Introductions are hard

Jan 13, 2009 | George Fairbanks

You may recall writing your first essays in high school and struggling
with introductions. There was probably some advice about going from
the general and honing in on your specific topic, and ending up with a
topic sentence. Over time this got less painful (both for you the
writer and whoever had to suffer through your essays), but the
introduction to a book is a whole new world of hurt. You’re trying to
hook in and interest folks who come with any number of prejudices
about your topic, experts and novices, academics and practitioners.
Of course here when I say “you” I really mean “me” because that’s what
I’m struggling with for my book intro.

What I’ve posted below is the N-th rewrite of the first few paragraphs
of the intro. I’m not happy that it starts out with Agile
programming, and may paint them too much as the enemy of design, but
here it is for your enjoyment. Comments are, as always, gratefully

Over the years, software development practices have become so burdened
with heavy techniques that a rebel group, known as Agile developers,
has sought to pare the development process down to a minimal
core. Agile developers emphasize the developer’s skills in crafting
the parts of the program they directly manipulate, usually objects and
classes, and de-emphasize analysis and design. Although they are
careful to point out that Agile techniques only work on a subset of
projects, it is clear that there is rising mainstream disdain for
analysis and design, which includes software architecture.

When a grizzled coach and a rookie watch the same game, the coach sees
more than the rookie not because his eyes are more acute, but because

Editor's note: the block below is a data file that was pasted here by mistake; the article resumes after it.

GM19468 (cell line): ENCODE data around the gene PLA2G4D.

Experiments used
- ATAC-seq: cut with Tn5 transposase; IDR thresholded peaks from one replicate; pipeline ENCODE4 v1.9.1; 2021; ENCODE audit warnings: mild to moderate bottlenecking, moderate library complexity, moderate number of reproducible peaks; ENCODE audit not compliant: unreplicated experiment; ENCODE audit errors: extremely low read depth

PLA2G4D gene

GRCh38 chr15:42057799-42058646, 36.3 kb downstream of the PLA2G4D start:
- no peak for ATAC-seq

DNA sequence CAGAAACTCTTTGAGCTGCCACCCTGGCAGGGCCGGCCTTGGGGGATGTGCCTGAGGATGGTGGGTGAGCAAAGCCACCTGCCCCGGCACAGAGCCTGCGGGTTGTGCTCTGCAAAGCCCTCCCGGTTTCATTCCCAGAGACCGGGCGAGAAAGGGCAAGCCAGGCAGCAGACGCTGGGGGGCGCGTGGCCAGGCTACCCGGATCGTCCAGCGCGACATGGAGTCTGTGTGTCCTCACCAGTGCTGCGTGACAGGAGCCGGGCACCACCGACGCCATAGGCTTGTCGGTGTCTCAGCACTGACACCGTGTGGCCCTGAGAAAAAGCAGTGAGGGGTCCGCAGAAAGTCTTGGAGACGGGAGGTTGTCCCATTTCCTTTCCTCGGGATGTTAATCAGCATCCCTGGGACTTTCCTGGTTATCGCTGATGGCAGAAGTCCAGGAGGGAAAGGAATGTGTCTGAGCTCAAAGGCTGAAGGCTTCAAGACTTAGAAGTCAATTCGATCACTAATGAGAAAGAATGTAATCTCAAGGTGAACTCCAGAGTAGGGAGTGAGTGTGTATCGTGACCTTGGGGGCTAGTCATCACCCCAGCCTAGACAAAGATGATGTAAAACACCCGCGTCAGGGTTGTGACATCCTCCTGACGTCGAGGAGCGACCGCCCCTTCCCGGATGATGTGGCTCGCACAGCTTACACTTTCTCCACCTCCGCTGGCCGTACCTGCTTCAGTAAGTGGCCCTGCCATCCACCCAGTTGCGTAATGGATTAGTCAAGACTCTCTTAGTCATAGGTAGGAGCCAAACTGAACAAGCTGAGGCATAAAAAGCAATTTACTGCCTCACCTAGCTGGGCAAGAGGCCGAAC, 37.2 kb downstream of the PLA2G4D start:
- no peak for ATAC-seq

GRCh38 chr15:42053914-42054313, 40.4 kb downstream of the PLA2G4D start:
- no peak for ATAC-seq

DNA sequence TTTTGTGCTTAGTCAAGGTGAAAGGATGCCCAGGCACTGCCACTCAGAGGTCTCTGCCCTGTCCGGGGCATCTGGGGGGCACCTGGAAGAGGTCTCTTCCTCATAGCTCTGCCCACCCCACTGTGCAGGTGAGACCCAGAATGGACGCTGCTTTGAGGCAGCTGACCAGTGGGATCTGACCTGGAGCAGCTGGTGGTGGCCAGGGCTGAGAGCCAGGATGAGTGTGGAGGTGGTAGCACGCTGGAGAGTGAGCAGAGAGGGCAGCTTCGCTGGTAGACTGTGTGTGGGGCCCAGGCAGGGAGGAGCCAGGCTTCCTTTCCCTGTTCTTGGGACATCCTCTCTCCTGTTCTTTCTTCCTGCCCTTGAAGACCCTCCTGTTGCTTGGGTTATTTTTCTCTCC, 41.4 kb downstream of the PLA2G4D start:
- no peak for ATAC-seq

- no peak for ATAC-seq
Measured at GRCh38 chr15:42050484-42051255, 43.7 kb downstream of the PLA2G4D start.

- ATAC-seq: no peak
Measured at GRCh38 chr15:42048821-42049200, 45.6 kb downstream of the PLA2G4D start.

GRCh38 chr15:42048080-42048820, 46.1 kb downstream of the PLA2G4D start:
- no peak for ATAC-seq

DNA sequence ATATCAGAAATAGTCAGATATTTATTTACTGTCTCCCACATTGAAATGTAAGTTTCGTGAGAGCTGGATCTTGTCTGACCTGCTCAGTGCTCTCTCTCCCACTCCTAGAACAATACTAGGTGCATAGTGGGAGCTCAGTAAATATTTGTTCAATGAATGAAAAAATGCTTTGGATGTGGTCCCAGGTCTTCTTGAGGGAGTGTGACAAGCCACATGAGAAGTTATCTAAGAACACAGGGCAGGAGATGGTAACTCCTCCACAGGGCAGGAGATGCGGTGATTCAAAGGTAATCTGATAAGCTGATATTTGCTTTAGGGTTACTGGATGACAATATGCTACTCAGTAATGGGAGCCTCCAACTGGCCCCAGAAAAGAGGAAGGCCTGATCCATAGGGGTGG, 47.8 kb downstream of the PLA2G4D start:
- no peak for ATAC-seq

he has built up a set of abstractions in his head that allow him to
convert what he perceives as raw phenomena, such as a ball being
passed, into a higher level understanding of what is happening, such
as the success of an offensive strategy. Software architecture
research started after developers had been successfully delivering
systems for decades, but its goal is to understand and encode the
abstractions that veteran developers can see but the rookies
cannot. When that knowledge is successfully transferred, it
accelerates the progress of the rookies into veterans.

What a developer sees and understands is different than the software
development process he follows. A smaller project team may all work in
the same room and occasionally sketch on whiteboards, while a larger
project may be distributed and need to publish documents that describe
their designs. But both teams need to understand the core software
architecture abstractions and be able to make design decisions that
reconcile opposing design forces. Both teams will understand that any
kind of engineering, including software engineering, requires
understanding the risks of failure and how to apply appropriate
techniques to mitigate those risks.

Smaller projects may be adequately served by existing abstractions,
such as objects and methods, but mid-sized and larger projects will
benefit from the use of higher concepts such as components,
connectors, and ports. This book describes how to efficiently use
software architecture concepts and techniques to address risks faced
by your project.


George Fairbanks is a software developer, designer, and architect living in New York city

+1-303-834-7760 (Recruiters: Please do not call)
Twitter: @GHFairbanks